Monday, June 15, 2009

Proposed changes to lessor accounting

The FASB and IASB met separately on May 18 & May 20 (respectively) to discuss changes to lessor accounting consistent with the move to a right-to-use model for lease accounting. As previously discussed, the boards had decided to delay lessor accounting changes and move ahead with lessee accounting only, because they felt that the need for changes was more urgent for lessee accounting and lessor accounting had complexities that would slow the whole process down.

Now they're getting started with looking at lessor accounting directly, in part perhaps because they realized that sublease accounting is inevitably affected by lessee accounting, and sublease and lessor accounting are inextricably linked.

The boards dealt with a fundamental question in their approach to lessor accounting: Does a lease result in a transfer of a portion of the leased item from lessor to lessee, or does it create a new right and obligation for the lessor? Or as the staff puts it in their discussion paper, "What is the credit?" (Additional examples, with sample journal entries, are in a second discussion paper.) The debit in the transaction is clearly the creation of a receivable representing the discounted flow of rents. Should the credit be recognized as a reduction in the value of the asset on the lessor's books (a derecognition of part of the asset), or should the asset remain untouched and a separate performance obligation created to reflect the requirement to allow the lessee to use the asset?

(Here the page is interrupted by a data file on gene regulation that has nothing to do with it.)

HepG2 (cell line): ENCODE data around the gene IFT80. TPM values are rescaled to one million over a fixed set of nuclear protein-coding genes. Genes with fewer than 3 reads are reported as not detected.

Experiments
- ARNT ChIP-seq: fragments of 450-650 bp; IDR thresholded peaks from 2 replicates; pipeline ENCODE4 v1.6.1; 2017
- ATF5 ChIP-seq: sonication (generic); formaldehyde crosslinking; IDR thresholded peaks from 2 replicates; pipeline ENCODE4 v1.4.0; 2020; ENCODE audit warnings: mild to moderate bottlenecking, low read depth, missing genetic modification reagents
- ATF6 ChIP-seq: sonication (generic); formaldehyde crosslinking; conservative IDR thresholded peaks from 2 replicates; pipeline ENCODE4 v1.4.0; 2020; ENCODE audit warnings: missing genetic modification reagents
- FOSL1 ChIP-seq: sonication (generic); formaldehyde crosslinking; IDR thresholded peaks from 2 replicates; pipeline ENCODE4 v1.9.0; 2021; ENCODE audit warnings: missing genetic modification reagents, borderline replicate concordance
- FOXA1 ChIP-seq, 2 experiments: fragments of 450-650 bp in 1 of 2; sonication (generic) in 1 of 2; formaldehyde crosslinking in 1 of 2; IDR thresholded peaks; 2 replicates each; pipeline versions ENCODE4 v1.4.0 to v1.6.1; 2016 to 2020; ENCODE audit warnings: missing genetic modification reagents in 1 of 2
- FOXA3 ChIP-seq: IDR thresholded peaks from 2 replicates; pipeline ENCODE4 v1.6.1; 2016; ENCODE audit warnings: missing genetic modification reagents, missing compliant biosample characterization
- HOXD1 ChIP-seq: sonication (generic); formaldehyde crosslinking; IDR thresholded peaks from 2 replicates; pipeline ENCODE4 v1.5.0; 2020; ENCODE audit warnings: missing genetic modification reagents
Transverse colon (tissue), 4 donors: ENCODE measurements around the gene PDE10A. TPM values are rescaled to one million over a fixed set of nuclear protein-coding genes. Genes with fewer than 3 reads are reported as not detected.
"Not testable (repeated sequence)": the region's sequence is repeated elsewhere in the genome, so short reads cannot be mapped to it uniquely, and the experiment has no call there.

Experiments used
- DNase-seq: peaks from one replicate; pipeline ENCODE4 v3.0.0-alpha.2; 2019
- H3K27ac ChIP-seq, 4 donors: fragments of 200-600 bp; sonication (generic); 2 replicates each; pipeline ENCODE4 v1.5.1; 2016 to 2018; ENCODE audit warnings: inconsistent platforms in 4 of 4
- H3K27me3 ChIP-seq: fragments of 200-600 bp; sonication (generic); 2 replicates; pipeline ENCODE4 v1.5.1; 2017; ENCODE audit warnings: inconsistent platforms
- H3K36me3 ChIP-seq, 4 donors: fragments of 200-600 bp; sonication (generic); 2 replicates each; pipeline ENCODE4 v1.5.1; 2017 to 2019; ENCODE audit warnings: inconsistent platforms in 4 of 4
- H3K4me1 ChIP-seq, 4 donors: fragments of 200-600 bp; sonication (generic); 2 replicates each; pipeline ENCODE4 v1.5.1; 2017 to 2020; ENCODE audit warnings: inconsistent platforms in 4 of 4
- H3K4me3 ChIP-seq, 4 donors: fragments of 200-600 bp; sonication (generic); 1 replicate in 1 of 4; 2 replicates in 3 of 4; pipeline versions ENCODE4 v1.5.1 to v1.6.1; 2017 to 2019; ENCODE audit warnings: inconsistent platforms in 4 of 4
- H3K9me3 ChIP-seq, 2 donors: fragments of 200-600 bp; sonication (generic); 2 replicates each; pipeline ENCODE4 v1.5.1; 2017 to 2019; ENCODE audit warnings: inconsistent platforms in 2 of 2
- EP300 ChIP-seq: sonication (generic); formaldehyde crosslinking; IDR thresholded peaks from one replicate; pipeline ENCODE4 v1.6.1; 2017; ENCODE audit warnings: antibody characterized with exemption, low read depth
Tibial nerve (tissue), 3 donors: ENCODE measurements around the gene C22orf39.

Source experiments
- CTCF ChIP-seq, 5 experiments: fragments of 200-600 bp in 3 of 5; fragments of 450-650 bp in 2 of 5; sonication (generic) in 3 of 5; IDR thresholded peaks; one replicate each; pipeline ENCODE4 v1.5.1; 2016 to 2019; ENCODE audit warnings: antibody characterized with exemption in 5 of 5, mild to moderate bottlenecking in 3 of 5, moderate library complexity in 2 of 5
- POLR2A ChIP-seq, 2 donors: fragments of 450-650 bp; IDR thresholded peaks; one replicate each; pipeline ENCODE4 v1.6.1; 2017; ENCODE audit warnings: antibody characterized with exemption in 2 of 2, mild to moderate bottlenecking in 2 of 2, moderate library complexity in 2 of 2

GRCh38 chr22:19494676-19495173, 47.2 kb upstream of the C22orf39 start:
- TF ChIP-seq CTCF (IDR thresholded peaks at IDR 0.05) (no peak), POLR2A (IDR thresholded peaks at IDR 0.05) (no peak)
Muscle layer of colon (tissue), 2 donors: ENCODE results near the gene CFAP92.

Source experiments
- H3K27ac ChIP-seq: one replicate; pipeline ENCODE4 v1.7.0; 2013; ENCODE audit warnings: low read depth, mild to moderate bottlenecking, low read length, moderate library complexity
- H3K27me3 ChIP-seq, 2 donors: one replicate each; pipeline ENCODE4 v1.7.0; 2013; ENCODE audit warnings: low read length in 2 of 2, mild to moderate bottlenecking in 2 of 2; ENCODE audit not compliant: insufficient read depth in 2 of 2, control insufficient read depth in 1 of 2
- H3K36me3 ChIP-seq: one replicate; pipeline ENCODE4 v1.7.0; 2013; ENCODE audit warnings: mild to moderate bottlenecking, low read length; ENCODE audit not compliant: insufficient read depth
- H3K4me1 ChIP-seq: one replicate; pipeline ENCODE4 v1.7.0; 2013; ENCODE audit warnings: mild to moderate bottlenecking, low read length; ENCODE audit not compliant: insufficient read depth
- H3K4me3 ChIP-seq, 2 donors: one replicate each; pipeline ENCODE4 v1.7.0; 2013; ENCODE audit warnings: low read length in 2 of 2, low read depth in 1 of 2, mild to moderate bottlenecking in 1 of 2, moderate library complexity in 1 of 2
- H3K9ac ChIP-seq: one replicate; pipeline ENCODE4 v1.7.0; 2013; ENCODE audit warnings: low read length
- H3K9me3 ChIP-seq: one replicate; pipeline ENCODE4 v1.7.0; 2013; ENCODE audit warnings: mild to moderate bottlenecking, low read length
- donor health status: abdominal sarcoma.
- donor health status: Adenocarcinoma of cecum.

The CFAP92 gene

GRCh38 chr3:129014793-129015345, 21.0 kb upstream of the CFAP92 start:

The FASB staff, which wrote up the discussion paper, favored the first approach (Approach A), derecognizing a portion of the lessor's asset and keeping only the net on the lessor's books. However, the boards decided instead to recognize a performance obligation. The discussion at the IASB (available by webcast until August 19) raised a number of concerns with Approach A, one of the most compelling apparently being that it would result in a steadily diminishing asset on the books which could eventually go negative (if a building that is mostly depreciated, or land recorded at historical cost, is leased based on current market value). A separate but related issue was whether profit should be recognized at the inception of the lease. This is currently permitted for manufacturers and dealers under sales-type leases, but not for direct financing leases. A number of board members did not want to permit recognition of profit at inception, and Approach A was seen as facilitating or even demanding profit recognition. The FASB also preferred Approach B, with members stating their position in favor of no immediate profit recognition and keeping the full asset on the lessor's books as long as the lessor retains title. (A concern raised and not resolved by both boards was whether treatment should be different if the lease transfers ownership at the end of the lease term, so that no interest in the asset remains with the lessor.)

The boards remain concerned about opportunities for structuring transactions to avoid the regulations, and are trying to craft the new regulations to reduce the potential for structuring, ensuring that legal forms don't facilitate treating differently transactions of similar economic substance.

Next steps:

In meetings scheduled for July, the boards will discuss initial and subsequent measurement and presentation of the asset and liability, as well as how to recognize contingent rents and options. (The second discussion paper for the May meetings made assumptions for measurement, but these have not been decided on by the boards.) Additional items for discussion, not necessarily at the July meeting, include how to differentiate a sale of an asset from a lease, and whether the right-to-use model should apply to short-term and immaterial leases. Following that meeting, the boards will decide whether they have made enough progress on lessor accounting to include it in the Exposure Draft scheduled for mid-2010, or if the ED should remain lessee-only.